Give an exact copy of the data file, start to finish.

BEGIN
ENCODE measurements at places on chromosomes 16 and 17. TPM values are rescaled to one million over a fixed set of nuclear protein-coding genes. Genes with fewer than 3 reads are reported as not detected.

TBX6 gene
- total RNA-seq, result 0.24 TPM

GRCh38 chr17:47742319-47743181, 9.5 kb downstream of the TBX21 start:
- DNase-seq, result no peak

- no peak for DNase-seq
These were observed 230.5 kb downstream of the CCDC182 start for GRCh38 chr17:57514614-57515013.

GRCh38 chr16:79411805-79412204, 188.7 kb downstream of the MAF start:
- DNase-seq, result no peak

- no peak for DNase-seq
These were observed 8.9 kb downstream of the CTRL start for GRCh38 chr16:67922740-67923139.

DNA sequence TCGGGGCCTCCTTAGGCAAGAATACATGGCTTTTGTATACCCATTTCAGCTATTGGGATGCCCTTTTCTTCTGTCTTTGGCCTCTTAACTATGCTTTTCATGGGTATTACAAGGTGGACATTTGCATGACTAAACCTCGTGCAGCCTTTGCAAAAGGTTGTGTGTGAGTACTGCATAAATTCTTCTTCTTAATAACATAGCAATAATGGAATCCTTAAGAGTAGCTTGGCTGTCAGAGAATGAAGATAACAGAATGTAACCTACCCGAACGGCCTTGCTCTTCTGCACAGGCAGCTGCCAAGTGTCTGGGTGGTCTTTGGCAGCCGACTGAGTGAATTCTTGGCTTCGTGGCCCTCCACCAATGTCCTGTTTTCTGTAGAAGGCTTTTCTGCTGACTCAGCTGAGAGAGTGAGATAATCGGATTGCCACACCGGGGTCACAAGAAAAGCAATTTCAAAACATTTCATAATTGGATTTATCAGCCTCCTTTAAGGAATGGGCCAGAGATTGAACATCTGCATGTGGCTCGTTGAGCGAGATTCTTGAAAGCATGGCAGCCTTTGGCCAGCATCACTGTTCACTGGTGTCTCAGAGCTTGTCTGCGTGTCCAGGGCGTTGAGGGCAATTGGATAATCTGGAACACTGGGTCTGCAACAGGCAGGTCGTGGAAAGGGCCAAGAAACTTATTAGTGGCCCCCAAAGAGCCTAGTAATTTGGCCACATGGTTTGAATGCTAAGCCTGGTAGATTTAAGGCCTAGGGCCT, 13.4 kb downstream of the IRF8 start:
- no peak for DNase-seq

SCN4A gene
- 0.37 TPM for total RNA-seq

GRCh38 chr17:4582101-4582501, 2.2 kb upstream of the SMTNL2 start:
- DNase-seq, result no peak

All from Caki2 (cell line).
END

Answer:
ENCODE measurements at places on chromosomes 16 and 17. TPM values are rescaled to one million over a fixed set of nuclear protein-coding genes. Genes with fewer than 3 reads are reported as not detected.

TBX6 gene
- total RNA-seq, result 0.24 TPM

GRCh38 chr17:47742319-47743181, 9.5 kb downstream of the TBX21 start:
- DNase-seq, result no peak

- no peak for DNase-seq
These were observed 230.5 kb downstream of the CCDC182 start for GRCh38 chr17:57514614-57515013.

GRCh38 chr16:79411805-79412204, 188.7 kb downstream of the MAF start:
- DNase-seq, result no peak

- no peak for DNase-seq
These were observed 8.9 kb downstream of the CTRL start for GRCh38 chr16:67922740-67923139.

DNA sequence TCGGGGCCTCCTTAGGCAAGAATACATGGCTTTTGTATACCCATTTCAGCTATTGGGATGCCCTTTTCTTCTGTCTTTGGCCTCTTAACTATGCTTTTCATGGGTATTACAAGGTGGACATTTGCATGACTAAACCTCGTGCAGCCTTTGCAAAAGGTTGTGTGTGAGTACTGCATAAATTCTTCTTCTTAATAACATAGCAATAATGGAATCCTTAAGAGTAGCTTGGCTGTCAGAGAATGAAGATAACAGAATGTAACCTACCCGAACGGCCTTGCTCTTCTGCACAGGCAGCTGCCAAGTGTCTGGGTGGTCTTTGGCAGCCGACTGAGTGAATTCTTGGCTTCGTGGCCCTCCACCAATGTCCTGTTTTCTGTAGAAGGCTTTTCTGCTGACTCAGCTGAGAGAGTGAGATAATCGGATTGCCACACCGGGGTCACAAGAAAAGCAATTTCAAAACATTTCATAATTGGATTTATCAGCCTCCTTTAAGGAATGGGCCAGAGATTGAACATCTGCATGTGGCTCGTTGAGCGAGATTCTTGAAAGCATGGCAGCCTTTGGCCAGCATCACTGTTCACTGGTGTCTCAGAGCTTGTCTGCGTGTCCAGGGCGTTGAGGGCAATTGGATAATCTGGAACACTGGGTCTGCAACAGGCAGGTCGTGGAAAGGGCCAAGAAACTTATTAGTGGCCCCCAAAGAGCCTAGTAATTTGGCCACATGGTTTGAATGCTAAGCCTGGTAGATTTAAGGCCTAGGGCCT, 13.4 kb downstream of the IRF8 start:
- no peak for DNase-seq

SCN4A gene
- 0.37 TPM for total RNA-seq

GRCh38 chr17:4582101-4582501, 2.2 kb upstream of the SMTNL2 start:
- DNase-seq, result no peak

All from Caki2 (cell line).